The town of Porterville, California has been in the news over the past couple of months because it is one of the places where taps are running dry as the state’s drought grinds on into its fourth winter. Several municipal wells have run dry, some residents are coming to rely on charitable deliveries of bottled water. Images are shown of home kitchens with dishes piled high because there’s no water to wash them. Water rationing has come to an extreme here; it’s no longer voluntary, but based on the amount left in the plastic bottle.
There are a few points that strike me about the coverage I’ve read thus far, aspects that reflect the history and attitude of the western United States towards water as much as many unspoken assumptions in developed countries with traditionally plentiful water supplies.
The story, as it is framed now, tells of wells running dry amid climate-change driven drought. But that’s really only a small part of this story.
As I was reading an article in the New York Times about the travails of families without running water, I noticed that many of the families mentioned were agricultural workers who were coming home from a long day in the produce packing companies to find they couldn’t take a shower. Well, okay, that’s a bad situation. But presumably if there is still produce to pack, then the agricultural and packing facilities still have water, right?
No mention was made of who supplies water to Porterville, which lies in Tulare County, deep in the rich agricultural belt of California’s productive Central Valley. Why is the Central Valley so productive, if it’s in what’s a very arid climate?
Because of the Central Valley Project (CVP), a water redistribution program planned during the early 20th century, but created mainly between 1930-1980 to move water from the rivers and lakes of Northern California to the Central Valley, land of rich soils and unreliable rainfall. The agricultural methods used in the Central Valley were never adjusted for the climate because there was no necessity – there was always water, thanks to the CVP.
But what about the municipal water supply? If there was water for growers, why are taps running dry? Because the city of Porterville, like many other Central Valley cities, is ‘self-reliant’ when it comes to water. It uses wells and surface water for the urban water supply.
If the 2007 Porterville Public Utilities Report is any indication, as of 2007 there was enough confidence in the groundwater supply that there was no Water Shortage Plan at all. This in spite of numerous multi-year droughts within the past 100 years.
The CVP isn’t responsible for the water of the towns and cities it helped create along with the agricultural plenty; at the same time, the CVP neither monitors nor enforces any specific, climate-appropriate irrigation techniques. Which means that up until recently, many growers were irrigating their fields using flood methods – 3-4 feet of water across entire orchards – using borrowed, unmetered water.
Speaking of borrowed water, using bottled water for residents without running water means water depletion of another kind, since bottled water requires three times the amount of water in the bottle to manufacture and transport each bottle. That’s not including all the fossil fuel used in manufacture, transport and delivery. An LA Times article includes a picture of a delivery Crystal Geyser water to a home; Crystal Geyser uses water bottled in seven locations around the country, only two of them in California. The others are all at least 1000 miles away.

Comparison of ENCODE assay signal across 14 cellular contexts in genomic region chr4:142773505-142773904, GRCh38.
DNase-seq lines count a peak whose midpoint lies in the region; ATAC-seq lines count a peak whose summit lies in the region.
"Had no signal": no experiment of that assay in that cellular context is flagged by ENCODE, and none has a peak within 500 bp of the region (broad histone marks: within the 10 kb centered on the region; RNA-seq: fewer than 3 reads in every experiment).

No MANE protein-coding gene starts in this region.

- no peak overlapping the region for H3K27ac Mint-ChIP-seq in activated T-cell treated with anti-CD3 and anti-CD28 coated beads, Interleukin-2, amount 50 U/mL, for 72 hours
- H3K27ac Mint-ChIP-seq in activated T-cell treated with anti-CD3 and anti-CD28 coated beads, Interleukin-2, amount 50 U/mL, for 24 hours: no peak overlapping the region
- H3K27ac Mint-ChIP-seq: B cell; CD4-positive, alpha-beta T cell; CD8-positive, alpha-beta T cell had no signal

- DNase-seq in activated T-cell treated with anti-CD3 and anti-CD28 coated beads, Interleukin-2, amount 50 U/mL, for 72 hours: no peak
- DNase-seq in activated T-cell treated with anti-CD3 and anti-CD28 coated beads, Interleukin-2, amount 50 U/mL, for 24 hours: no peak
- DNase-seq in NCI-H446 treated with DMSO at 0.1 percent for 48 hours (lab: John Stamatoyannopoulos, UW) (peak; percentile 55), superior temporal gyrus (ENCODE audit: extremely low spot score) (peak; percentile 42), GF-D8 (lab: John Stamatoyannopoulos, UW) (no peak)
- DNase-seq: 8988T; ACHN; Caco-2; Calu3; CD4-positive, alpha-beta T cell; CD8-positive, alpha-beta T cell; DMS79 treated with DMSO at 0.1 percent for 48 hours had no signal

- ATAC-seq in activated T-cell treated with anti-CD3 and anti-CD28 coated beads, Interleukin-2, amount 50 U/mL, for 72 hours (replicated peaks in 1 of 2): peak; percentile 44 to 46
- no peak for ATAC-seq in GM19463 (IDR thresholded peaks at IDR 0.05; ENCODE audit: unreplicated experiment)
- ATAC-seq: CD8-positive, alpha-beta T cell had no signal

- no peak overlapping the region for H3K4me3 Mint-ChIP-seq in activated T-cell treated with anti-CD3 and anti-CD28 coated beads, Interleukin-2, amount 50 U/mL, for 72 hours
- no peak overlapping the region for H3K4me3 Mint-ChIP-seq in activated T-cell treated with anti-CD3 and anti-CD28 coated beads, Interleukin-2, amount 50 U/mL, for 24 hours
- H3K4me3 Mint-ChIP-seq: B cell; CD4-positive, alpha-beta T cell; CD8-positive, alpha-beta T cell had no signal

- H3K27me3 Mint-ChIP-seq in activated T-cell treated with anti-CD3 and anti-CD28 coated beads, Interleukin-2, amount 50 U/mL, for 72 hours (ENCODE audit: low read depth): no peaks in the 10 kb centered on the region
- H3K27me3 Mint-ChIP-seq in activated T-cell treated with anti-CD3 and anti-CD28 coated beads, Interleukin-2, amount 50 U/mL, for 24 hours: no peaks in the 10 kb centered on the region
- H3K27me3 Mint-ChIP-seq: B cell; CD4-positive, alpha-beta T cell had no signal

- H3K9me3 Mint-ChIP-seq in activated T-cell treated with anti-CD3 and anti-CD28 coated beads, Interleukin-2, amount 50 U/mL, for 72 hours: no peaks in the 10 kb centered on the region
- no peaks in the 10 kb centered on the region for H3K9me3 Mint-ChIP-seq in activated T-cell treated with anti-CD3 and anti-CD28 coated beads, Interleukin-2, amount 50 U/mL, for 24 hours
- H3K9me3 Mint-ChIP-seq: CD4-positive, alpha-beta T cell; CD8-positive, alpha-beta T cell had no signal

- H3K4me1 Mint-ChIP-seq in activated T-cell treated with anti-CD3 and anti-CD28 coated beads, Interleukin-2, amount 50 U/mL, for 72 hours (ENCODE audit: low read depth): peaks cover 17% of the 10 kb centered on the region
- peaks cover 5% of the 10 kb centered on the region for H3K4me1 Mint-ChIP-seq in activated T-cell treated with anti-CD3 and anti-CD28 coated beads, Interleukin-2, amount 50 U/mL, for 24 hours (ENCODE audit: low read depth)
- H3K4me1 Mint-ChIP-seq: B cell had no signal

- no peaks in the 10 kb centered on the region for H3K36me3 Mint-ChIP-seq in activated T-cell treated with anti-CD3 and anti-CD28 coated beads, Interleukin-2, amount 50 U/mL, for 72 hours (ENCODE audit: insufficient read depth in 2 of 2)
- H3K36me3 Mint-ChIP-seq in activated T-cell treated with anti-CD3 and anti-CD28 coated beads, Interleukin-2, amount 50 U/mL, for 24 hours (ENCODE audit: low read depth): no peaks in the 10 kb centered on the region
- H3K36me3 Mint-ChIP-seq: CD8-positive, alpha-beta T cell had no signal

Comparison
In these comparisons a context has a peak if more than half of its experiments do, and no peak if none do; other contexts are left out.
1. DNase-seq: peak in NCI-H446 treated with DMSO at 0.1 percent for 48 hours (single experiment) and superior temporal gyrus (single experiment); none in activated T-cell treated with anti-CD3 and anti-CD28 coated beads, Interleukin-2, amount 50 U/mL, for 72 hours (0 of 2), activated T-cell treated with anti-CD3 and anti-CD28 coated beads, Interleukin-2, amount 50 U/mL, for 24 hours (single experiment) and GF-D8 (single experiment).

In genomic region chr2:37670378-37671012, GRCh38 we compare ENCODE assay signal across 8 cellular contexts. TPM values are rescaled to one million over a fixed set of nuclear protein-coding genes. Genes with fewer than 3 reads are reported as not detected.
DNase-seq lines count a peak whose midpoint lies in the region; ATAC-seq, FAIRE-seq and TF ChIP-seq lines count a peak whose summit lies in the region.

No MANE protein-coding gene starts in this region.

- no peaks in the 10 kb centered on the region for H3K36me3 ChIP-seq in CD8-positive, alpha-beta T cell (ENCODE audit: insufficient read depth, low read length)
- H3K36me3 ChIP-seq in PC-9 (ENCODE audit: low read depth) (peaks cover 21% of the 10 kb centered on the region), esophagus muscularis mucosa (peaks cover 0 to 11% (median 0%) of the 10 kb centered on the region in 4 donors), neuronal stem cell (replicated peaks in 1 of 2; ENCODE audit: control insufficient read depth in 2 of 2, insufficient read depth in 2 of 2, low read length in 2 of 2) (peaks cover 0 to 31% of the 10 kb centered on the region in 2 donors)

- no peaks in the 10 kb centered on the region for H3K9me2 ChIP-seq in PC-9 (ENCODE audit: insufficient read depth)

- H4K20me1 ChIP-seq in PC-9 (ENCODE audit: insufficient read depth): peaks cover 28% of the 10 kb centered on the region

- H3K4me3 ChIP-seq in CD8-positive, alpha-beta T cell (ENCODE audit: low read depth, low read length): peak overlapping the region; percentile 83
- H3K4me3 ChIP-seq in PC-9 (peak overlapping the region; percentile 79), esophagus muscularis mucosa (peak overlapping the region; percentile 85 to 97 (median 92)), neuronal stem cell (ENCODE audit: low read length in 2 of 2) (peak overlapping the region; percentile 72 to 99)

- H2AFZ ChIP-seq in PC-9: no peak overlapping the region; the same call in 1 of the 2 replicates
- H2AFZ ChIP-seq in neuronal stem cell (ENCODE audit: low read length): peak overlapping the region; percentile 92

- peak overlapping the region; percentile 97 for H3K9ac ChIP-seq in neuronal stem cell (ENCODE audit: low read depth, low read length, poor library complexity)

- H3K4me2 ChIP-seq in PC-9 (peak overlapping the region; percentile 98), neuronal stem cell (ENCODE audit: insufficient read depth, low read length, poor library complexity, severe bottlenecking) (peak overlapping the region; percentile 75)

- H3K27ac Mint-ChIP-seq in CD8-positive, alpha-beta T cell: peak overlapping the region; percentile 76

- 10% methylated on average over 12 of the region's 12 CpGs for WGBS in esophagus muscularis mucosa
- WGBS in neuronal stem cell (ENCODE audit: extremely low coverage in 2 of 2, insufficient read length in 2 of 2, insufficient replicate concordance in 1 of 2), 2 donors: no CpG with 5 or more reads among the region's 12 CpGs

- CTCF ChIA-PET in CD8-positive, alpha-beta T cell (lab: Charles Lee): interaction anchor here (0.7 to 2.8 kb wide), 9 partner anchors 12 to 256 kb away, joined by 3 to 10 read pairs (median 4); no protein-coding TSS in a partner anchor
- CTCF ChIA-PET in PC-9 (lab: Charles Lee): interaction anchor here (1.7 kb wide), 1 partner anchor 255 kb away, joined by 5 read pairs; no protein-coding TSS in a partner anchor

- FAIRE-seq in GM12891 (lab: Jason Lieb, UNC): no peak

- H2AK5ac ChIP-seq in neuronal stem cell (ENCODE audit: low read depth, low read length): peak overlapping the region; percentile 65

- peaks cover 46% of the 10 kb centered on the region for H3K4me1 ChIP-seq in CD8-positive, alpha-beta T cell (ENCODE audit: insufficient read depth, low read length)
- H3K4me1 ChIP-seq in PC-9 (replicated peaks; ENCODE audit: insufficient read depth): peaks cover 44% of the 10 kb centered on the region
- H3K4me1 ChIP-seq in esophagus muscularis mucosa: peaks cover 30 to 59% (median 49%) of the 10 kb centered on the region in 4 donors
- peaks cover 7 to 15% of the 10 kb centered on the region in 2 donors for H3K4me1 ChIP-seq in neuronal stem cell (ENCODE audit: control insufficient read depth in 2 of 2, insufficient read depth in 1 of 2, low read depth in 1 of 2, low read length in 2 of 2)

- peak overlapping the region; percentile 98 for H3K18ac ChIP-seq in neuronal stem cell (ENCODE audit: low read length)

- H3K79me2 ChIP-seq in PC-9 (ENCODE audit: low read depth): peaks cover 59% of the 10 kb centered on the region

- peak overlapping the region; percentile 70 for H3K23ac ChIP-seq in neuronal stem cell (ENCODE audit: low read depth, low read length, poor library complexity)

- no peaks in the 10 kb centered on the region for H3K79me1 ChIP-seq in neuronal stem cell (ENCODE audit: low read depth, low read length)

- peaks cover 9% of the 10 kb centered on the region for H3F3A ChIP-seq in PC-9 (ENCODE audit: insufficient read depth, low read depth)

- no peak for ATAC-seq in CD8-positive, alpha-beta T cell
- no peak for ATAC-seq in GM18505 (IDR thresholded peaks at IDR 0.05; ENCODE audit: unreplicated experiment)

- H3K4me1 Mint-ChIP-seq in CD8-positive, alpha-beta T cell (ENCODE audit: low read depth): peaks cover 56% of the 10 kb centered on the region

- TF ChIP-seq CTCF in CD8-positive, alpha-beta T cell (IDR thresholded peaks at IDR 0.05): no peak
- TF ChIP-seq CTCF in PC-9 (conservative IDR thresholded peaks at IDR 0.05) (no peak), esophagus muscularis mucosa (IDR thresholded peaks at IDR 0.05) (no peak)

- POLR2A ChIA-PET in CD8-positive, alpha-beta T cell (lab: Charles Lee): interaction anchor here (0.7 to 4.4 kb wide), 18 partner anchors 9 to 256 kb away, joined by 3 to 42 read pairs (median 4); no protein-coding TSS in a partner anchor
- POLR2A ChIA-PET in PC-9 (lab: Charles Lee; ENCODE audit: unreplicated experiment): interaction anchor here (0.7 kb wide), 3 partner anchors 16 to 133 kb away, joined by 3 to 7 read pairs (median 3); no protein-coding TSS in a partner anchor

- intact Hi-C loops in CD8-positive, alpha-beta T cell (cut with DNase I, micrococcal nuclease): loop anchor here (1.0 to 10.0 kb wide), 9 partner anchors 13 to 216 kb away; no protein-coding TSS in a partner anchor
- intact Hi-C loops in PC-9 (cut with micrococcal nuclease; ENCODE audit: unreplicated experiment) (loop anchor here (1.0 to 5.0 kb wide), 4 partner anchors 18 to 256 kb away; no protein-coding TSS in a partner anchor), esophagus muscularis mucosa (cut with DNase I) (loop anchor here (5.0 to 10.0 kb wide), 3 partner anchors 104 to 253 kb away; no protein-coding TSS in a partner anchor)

None of the articles include the aftermath of all those bottles: the non-biodegradable plastic waste. And when it comes to extra waste, don’t even get me started on the stories of Californians using paper plates and canned food to avoid cooking and washing dishes.
And all those lawn-watering restrictions, short showers and delayed toilet flushes? The proverbial drop in the bucket: Urban use of water accounts for 20% of all water use in California. The rest is all agricultural and industrial. Except that, of course, the agriculture and industry sectors draw from a different tap than everyone else – so maybe all those dying lawns and stinky toilets serve a purpose, after all.
The Porterville story, and by that I mean both the actual events in drought-stricken Porterville and the ‘story’ in news reports of taps running dry, is a parable for our attitudes towards water.
When we’ve got a lot of it, we are profligate. Extravagant. Realms are built on shifting shores in the belief that the years of plenty will last beyond our own short horizons.
The past century has been one of the wettest in the western United States in 7000 years, but water use strategies were based on those historically high amounts continuing indefinitely.
Telling the stories of the drought in ways that narrow the lens to individual or local tales of woe may win sympathy or readers’ eyes on the page, but if those stories stop at the human interest level, it serves little purpose in putting the stories in context.
And a lack of context means that the same practices of poor water management across all levels of planning, including different rights for different segments of society, remain below the surface when what is needed is a complete re-examination of our attitudes towards water and its use.
Below is a recent infographic on safe tap water around the world, or rather, lack thereof.